On very Catholic campuses, less than 30 percent of students hook up. Given that very Catholic campuses have such low rates of hooking up, one would expect somewhat Catholic campuses to have the highest rates of hooking up. They do not. Less than half of the students on these campuses—45 percent—hook up. While this rate is higher than that on very Catholic campuses, it is lower than that on mostly Catholic campuses, where 55 percent of students hook up.

Factors in hookup culture

Why the surprising differences? King found that numerous factors impact a college’s hookup culture, including the students’ devotion to the Catholic faith and the college’s residential life, core curriculum and liturgical schedule. While these seem to distinguish “very Catholic” colleges, something else seems to be at play in “mostly” and “somewhat” Catholic institutions.

King believes that the difference at “very” Catholic colleges lies in the religious devotion of the students. “Catholic identity frames students’ thinking and acting on campus,” he writes in First Things. At “mostly” Catholic colleges, most students are open to sexual activity—but unlike much of the hookup culture on secular campuses, many students hope that hookups will lead to meaningful relationships. At “somewhat” Catholic colleges, devotion to the Catholic faith and morality may be less, but many students come from disadvantaged families and are focused on getting a degree.

“They see hooking up as too risky, jeopardizing their education and their future,” King writes, which explains the lower sexual activity despite colleges’ weak Catholic identity.

For colleges hoping to challenge the hookup culture, King told the Newman Society that the most important factor is the number of Catholic students on the campus.

“The more students on a campus who identify as Catholic, the more Catholic the campus ‘feels’ to the students,” King said.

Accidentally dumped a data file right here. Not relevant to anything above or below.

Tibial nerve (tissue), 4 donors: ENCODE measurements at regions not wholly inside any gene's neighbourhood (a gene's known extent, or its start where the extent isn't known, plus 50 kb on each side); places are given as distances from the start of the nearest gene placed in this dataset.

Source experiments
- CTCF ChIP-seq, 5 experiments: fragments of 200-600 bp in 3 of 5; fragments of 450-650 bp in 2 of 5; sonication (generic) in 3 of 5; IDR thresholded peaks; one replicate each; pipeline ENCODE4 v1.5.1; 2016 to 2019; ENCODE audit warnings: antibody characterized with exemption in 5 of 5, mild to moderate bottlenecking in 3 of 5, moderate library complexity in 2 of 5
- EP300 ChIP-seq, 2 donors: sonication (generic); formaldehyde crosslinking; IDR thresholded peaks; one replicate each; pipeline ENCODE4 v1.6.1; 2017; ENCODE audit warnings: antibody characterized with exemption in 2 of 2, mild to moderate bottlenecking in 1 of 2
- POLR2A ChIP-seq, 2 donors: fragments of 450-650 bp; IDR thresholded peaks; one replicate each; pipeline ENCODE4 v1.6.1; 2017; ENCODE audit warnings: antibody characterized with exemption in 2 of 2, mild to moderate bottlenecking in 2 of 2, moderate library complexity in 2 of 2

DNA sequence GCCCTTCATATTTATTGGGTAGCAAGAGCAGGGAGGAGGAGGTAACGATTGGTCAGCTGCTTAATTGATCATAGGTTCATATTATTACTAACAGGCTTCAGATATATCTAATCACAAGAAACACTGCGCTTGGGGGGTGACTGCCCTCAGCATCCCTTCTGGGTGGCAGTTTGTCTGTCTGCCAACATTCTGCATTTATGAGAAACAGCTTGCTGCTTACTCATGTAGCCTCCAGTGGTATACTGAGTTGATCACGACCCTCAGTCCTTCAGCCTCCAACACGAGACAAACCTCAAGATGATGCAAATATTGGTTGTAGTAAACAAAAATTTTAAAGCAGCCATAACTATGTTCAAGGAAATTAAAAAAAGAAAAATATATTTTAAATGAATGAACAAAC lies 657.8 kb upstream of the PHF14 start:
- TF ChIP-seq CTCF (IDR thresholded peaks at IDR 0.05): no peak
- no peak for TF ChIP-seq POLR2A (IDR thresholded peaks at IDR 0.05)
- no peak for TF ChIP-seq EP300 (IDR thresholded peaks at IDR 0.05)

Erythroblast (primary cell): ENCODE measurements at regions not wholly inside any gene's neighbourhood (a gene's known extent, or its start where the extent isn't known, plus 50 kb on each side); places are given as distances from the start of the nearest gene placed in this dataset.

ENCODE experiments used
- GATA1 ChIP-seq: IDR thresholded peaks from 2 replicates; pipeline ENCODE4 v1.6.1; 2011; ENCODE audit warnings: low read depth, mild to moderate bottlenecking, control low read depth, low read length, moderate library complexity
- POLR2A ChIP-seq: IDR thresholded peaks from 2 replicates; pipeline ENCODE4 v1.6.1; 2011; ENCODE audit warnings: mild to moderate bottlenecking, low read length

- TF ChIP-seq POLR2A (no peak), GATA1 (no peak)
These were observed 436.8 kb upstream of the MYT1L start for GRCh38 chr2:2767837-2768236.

Students’ perception of a college’s Catholic identity is incredibly important to the development of their relationships, he said. Although Catholic campuses in general have lower rates of hooking up than their secular counterparts, the Catholic campuses where 80 percent of students identify as Catholic have the lowest rate of students hooking up.

Catholic colleges should also focus on the things that students encounter frequently and over the course of time, King said. By focusing on “classes, Masses and dorms,” college leaders can support a culture of chastity and healthy relationships. This suggests Catholic classes in the core curriculum and offering daily Masses in addition to Sunday Mass.

Additionally, the residence life of a college matters, King explained, because students spend a significant amount of time in their dorms, and it is the primary place where students make friends. Having clear residence life policies regarding dorm configurations (i.e. single sex or co-ed) and visitation hours can support students who want to live responsibly.

“That mixture of students and their friend networks are important,” King told the Newman Society, “and the residential life and core curriculum and liturgical schedule factor into making a particular Catholic identity and how it functions.”

Last year, the Newman Society named virtuous residence life practices as one of the signs of renewal at many Catholic colleges in America. According to students at faithful Catholic colleges, single-sex residences and privacy policies for bedrooms are having a lasting impact on the campus culture and are cultivating a college environment that supports chastity and growing in virtue and friendship.

Students finding alternatives

King was impressed by the students he talked to during his research, who he said have creative ways of working around the hookup culture.

“Lots of students don’t want to participate,” King told the Newman Society, so they come up with alternative options. “That was really heartening for me. Whenever I could, I found ways of highlighting these [in the book],” King said. “These students come up with these great ideas, but they don’t get shared widely.”

For students considering a Catholic college, King recommends they talk to the students. “See what the students are like, what they’re doing. Get a sense of how they live, how they take their faith,” he suggested.

“I see a lot of potential and promise,” King said. “The students seem unhappy with the stereotypical hookup culture, and so many are finding so many ways to work around it, and it’s ripe for significant change pretty soon. It gives me hope, and I’m happy to encourage it.”